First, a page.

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Apple patent filing involves a climate control system for vehicles

Apple has filed for a patent (number 2018001734) for “climate control” in a vehicle. More evidence of an upcoming “Apple Car” or hints at future features in CarPlay. I’d bet on the latter.

Compatible with iPhone 5 and later models, CarPlay provides a simplified way to use your iPhone interface on a car’s touch screen, giving users access to Siri voice controls, as well as Apple Maps, Apple Music, Phone, Messages, and a variety of third party apps.

Apple’s invention involves a vehicle climate control system for controlling climate conditions in various cabin regions of a vehicle. The climate control system can be configured to control one or more vehicle components to change the set of climate conditions associated with one or more cabin regions to approximate a set of “optimal comfort conditions.”

The climate control system controls various vehicle components to control climate conditions, including window assemblies, sunroof assemblies, etc. It determines optimal comfort conditions that optimize perceived temperature of various occupant body parts and maintain various climate characteristics within one or more sets of thresholds. 

Output configurations of various vehicle components can be determined based at least in part upon determined optimal comfort conditions of various cabin regions. Those configurations can be generated based at least in part upon various control mode priorities.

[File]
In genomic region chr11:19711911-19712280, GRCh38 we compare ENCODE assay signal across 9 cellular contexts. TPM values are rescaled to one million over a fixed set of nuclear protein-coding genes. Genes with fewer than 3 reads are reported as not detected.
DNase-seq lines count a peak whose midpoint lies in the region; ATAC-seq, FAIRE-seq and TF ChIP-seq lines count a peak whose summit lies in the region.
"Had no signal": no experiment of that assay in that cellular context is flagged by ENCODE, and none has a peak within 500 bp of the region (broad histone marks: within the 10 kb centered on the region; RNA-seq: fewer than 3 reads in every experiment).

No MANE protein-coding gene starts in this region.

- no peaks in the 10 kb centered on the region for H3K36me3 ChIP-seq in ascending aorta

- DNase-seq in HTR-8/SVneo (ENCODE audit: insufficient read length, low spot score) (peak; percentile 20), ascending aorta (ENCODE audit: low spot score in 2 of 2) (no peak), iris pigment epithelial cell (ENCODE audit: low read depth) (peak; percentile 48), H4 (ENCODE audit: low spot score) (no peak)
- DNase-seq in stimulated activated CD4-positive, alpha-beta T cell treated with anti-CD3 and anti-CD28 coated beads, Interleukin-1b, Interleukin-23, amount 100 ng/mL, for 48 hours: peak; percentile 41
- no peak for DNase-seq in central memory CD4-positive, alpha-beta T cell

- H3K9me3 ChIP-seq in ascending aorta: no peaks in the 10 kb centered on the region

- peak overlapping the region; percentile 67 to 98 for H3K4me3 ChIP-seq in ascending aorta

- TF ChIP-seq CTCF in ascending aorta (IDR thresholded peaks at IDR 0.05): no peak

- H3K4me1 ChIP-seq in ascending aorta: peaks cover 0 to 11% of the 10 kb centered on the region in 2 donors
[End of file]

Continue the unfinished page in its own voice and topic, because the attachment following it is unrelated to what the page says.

In the patent filing, Apple notes that current vehicle climate control systems often rely upon one or more air-conditioning units, also referred to herein as an “ACU”, and one or more heater units, to control a climate in various portions of a vehicle cabin. However, the company says such control systems may be “relatively uncomfortable,” limited in functionality, and require too much energy. Apple thinks it can do better.

Of course, Apple files for — and is granted — lots of patents by the U.S. Patent & Trademark Office. Many are for inventions that never see the light of day. However, you never can tell which ones will materialize in a real product.

Dennis Sellers
the authorDennis Sellers
Dennis Sellers is the editor/publisher of Apple World Today. He’s been an “Apple journalist” since 1995 (starting with the first big Apple news site, MacCentral). He loves to read, run, play sports, and watch movies.